Safety Focus on Municipalities
Because United Heartland provides third-party administration of claims and other services to a variety of municipalities, this edition of Risk Connection focuses on safety in three main areas:
- Department of Public Works (DPW)
- Fire departments
- Police departments
Department of Public Works: The benefits of stretching
You will never see a professional athlete begin any game or practice without warming up and stretching. DPW employees, who should consider themselves “working athletes,” should do the same. Why? Because any job function that requires physical activity uses several muscle groups in a taxing way. Preparing for and recovering from this work is key.
A great way to start is to stretch, flex and warm up before performing these jobs. Do simple stretches for several minutes before physical work, which can be beneficial in reducing muscle-related discomfort and musculoskeletal disorders.
Stretching can help prepare and condition the body for work and also provides a mental break from the routine, which can result in reduced stress. For examples of stretches specific to DPW workers, click here.
Fire Departments: Reducing back injuries related to patient handling
The job requirements of fire and EMS positions are physically demanding. If you hurt yourself, you limit your ability to serve the community and individual patients. One major injury can change your career and your personal life.
In this industry, back and upper extremity injuries are the leading cause of workplace accidents. Many of these are directly related to handling patients at an emergency scene or simply transporting from one location to another. One way to reduce this injury exposure is to practice safe patient handling. Equipment manufacturers have made strides in cot safety, stair chair enhancements, lighter long boards and scoop boards. When purchasing new equipment, consider the many options available and the benefits they can provide by decreasing the physical workload.
Immediate action can be taken to focus on injury prevention, including:
- Create a list of patient handling tasks that are high risk for injury.
- Break down each task step-by-step.
- Lay out how the process is currently done and then look for areas for improvement. What are best practices?
- Decide if patient handling equipment could provide assistance in this task.
- Consider ergonomics while performing this task. Could body mechanics be improved?
- If any areas for improvement are noted, use the information to train the team. Frequent trainings throughout the year can be more beneficial than annual refresher courses.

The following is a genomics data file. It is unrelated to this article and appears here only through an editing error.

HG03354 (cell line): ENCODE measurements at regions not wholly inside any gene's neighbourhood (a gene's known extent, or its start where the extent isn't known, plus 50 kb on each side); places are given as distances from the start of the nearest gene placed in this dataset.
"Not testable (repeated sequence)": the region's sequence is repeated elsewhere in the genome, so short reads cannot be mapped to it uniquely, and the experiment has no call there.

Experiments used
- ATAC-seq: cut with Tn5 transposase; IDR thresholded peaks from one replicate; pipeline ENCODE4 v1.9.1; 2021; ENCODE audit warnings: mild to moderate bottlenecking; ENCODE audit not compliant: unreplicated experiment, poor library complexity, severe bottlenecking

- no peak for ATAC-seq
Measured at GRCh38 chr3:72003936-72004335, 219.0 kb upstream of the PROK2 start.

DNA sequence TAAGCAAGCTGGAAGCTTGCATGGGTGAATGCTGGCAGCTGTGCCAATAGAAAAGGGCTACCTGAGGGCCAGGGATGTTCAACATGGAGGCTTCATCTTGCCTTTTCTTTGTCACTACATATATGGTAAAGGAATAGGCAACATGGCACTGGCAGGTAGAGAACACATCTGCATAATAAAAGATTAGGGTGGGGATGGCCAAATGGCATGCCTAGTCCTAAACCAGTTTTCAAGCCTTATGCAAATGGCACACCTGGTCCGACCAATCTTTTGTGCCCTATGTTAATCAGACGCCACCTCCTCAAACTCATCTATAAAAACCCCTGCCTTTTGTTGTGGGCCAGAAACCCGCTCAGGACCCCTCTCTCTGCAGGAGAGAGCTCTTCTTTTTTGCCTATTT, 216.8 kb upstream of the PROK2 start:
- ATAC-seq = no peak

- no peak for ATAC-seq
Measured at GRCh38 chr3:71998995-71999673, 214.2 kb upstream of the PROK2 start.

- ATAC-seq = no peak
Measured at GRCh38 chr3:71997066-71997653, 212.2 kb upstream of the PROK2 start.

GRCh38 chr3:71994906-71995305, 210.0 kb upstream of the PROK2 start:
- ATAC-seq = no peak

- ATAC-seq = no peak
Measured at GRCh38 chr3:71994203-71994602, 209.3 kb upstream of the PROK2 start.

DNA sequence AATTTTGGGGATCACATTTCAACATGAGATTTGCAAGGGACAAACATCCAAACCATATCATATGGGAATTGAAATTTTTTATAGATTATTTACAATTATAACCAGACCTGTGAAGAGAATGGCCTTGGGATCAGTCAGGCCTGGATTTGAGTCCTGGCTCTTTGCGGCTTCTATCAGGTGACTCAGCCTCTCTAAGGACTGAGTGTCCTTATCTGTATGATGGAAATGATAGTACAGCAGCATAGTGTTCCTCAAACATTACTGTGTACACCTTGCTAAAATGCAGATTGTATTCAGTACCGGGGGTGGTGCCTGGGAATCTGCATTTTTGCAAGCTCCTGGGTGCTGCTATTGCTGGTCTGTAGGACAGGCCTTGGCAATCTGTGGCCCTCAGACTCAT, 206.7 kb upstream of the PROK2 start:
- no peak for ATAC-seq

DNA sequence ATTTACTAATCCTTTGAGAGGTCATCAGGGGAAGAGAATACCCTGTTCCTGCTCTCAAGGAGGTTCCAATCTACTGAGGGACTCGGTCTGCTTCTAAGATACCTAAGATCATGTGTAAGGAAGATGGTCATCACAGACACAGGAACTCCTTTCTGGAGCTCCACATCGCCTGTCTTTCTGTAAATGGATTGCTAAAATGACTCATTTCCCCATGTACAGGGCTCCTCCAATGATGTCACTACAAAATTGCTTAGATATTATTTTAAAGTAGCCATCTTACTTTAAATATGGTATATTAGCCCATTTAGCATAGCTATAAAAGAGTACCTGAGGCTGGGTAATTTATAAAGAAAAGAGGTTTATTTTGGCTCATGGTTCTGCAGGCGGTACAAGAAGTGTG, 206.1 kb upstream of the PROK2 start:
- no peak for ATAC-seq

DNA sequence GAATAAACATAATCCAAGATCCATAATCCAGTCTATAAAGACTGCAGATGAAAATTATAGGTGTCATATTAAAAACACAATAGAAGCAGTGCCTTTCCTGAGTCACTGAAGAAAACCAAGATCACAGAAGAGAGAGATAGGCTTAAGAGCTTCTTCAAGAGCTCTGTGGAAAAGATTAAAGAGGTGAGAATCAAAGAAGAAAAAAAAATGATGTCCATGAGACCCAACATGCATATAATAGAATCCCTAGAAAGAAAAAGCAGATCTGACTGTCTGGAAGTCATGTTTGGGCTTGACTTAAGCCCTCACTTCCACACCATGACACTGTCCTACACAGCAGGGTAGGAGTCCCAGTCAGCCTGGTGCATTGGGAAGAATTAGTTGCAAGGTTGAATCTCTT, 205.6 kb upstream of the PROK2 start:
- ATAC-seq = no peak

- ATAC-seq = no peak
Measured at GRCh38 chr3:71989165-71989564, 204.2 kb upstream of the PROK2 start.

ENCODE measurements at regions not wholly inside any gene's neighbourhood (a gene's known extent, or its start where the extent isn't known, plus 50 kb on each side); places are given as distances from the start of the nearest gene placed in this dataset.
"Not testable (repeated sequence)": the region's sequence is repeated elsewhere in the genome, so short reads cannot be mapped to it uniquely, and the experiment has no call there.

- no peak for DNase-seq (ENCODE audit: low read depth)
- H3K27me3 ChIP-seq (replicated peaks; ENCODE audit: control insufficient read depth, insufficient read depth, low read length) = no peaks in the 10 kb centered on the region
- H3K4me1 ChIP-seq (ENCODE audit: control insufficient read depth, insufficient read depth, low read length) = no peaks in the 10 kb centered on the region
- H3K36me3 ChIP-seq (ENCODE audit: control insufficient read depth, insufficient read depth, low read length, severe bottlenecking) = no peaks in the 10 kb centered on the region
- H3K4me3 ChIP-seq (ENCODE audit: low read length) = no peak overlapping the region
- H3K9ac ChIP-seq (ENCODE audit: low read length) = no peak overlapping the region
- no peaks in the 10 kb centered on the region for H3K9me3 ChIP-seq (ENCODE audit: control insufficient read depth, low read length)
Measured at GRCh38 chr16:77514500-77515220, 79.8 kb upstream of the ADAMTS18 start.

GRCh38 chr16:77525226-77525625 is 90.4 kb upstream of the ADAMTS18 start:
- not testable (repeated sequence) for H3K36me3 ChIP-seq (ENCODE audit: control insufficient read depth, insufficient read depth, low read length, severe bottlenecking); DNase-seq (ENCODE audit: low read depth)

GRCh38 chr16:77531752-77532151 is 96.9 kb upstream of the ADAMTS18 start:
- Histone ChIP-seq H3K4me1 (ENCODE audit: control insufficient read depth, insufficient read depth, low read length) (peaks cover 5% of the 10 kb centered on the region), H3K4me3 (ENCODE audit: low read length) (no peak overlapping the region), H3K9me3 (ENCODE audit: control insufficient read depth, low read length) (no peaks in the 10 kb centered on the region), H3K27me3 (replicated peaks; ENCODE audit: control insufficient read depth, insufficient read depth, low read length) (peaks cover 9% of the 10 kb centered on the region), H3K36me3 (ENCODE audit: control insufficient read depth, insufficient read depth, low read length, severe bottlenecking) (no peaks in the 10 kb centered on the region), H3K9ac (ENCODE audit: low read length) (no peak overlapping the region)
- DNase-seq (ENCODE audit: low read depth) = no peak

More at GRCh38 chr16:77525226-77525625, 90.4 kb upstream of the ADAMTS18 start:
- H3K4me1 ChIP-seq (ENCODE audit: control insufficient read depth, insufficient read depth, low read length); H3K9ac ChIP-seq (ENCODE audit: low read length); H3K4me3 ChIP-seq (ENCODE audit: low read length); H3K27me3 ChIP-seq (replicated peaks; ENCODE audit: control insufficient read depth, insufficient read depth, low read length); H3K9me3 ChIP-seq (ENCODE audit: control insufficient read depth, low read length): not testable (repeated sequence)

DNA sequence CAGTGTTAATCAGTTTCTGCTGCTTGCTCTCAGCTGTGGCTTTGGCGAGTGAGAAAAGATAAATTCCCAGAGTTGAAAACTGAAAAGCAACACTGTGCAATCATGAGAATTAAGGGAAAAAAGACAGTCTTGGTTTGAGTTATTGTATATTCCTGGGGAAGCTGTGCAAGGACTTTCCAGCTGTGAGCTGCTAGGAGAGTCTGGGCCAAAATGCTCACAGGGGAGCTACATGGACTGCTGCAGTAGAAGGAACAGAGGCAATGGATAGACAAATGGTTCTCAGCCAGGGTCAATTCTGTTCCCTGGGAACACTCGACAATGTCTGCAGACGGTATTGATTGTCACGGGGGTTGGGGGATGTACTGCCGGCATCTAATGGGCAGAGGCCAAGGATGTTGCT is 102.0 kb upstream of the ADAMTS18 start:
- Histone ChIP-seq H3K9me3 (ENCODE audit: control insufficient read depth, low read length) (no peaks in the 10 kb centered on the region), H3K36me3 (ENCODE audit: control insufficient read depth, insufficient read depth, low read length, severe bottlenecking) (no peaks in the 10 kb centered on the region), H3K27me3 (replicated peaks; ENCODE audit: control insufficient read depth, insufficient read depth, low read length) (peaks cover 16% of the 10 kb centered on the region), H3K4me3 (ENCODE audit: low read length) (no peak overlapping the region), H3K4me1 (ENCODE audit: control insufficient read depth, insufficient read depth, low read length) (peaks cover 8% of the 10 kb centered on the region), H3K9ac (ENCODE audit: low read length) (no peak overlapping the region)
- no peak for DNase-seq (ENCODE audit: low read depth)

Using the reference information below can help you familiarize yourself with equipment that is available, as well as various resources available to reduce injuries related to patient handling and transfers.
Ergonomics for EMS – Solution Ideas for SPH
SPH & Training Program Information
SPH Equipment Vendors
For a flyer containing this information, click here.
Police Departments: Training available through your local technical college
According to a recent article in The Police Chief, from 2000 to 2009, an average of 141 police officers died each year in the United States from injuries sustained in the line of duty. Some of the primary hazards and causes of injury that officers face each day include assaults, vehicle crashes, sprains and slips and falls.
Police work can be dangerous, physically demanding and stressful, resulting in one of the highest rates of on-the-job injuries and fatalities. This can happen during conflicts with criminals, during motor vehicle pursuits, when exposed to communicable diseases or through many other high-risk situations. You can minimize these risks by following proper procedures and undertaking training, which can be found at area technical schools.
There are 16 technical schools located throughout Wisconsin that offer a variety of in-service courses, as well as police academies to help keep officers safe in the line of duty. Technical college law enforcement programs provide students with a controlled environment to train and learn along with the experience of knowledgeable instructors. These programs often provide in-depth education and additional learning on broad topics and specific areas of interest.
In addition to law enforcement academies, tech colleges also provide a variety of in-service training topics, such as defense, arrest tactics and emergency vehicle operation. For more information about the courses offered by your local technical college, follow the links listed below.
Wisconsin Technical Colleges
WILEnet (upcoming police training courses)
For more information, contact your United Heartland Loss Control representative today!